Treatment continues for ailing Thai king: Palace

A well-wisher holds a picture of Thailand's King Bhumibol Adulyadej at the Siriraj hospital where he is residing, in Bangkok, on June 9, 2016.
A well-wisher holds a picture of Thailand's King Bhumibol Adulyadej at the Siriraj hospital where he is residing, in Bangkok, on June 9, 2016.PHOTO: REUTERS

BANGKOK (AFP) - Thailand's hospital-bound King Bhumibol Adulyadej is still being treated for fever and water on the brain, the palace said Monday (Aug 1) in the latest in a series of updates on the 88-year-old's health.

The world's longest-reigning monarch is widely revered and his frail health is a matter of great public concern.

He is confined to a wheelchair and has not been seen or spoken in public for nearly a year.

But in recent months the palace has begun releasing regular updates on his health.

The king's reign has spanned seven tumultuous decades and most Thais have never known another monarch.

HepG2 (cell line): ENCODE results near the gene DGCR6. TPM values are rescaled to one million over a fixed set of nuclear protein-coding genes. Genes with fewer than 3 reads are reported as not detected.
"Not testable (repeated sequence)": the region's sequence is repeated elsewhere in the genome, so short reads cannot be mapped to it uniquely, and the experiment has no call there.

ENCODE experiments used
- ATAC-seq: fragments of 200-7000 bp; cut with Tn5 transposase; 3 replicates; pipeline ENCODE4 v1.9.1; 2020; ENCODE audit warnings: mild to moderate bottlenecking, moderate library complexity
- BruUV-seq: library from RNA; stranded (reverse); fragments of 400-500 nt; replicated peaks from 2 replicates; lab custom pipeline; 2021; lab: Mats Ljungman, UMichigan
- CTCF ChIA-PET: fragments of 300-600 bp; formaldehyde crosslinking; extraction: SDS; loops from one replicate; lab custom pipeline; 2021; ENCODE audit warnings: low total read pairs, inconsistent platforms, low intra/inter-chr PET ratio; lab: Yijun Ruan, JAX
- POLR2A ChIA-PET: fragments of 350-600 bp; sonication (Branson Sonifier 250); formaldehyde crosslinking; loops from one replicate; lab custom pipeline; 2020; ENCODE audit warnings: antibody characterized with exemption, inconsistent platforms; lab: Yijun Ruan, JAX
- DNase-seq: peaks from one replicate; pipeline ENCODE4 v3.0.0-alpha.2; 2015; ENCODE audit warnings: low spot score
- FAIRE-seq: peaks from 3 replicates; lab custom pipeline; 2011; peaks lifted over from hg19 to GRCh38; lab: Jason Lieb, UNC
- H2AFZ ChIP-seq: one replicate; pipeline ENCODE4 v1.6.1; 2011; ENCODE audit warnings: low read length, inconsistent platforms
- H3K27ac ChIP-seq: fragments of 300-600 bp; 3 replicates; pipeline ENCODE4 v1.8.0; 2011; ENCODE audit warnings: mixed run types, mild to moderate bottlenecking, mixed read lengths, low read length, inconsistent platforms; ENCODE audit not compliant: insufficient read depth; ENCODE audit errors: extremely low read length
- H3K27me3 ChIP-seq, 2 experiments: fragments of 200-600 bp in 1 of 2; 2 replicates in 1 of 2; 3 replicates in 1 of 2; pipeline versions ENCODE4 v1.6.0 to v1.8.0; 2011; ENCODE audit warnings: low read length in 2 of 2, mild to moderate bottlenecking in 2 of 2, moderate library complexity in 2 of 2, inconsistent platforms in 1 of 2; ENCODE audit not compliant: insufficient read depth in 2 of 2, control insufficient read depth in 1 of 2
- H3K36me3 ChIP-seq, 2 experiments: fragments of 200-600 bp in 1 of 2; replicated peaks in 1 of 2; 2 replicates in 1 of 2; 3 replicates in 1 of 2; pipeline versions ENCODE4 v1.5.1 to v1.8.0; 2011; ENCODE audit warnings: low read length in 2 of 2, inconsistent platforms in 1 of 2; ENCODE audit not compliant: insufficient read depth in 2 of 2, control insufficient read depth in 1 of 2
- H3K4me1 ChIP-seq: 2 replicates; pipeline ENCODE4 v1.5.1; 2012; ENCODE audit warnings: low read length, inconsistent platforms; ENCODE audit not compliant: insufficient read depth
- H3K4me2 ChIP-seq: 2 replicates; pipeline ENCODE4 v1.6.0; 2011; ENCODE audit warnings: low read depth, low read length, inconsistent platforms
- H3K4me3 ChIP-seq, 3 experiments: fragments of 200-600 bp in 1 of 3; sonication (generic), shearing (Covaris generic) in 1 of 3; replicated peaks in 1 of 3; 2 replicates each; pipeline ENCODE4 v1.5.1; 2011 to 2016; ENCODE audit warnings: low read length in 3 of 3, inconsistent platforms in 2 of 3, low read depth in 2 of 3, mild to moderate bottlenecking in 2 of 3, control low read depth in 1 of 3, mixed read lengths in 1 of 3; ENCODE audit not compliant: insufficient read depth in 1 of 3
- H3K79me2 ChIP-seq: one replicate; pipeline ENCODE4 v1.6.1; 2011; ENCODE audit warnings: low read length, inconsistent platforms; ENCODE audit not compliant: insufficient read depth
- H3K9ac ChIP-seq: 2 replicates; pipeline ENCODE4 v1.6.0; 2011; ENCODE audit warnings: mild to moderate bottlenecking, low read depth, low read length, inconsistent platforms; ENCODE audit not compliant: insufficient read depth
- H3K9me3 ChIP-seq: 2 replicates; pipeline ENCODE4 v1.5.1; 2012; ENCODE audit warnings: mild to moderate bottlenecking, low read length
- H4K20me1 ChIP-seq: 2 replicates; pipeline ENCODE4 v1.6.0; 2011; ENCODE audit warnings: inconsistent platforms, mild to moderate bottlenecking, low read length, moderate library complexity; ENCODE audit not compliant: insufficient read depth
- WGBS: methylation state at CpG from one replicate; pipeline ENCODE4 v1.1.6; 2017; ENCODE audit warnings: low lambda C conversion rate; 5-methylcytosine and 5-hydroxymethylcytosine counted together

Analysts say a decade-long political crisis is in part motivated by elites jostling for primacy once his reign ends.

Bhumibol has spent most of the past two years in hospital in Bangkok for a series of ailments, including bacterial infections, breathing difficulties, heart problems and hydrocephalus - a build-up of cerebrospinal fluid often dubbed water on the brain.

In the latest statement by the Royal Household Bureau on Monday night, doctors said they continued to use antibiotics to treat the infections causing his fever.

"After taking antibiotics his condition has got better but he still has some fever," the statement said.

Doctors added that they had continued to adjust a catheter to drain excess spinal fluid, with satisfactory results.

Bhumibol is seen by most Thais as a unifying force in a nation bitterly divided along political lines.

Schoolchildren learn of his good works, cinemagoers must stand for the royal anthem and giant portraits of the monarch tower over most major roads.

But detailed discussion of his reign and the role of the monarchy is all but impossible in Thailand because of one the world's strictest lese majeste laws.

Use of the laws has skyrocketed in the last two years since the military took over in a coup, with some people jailed for as much as 30 years.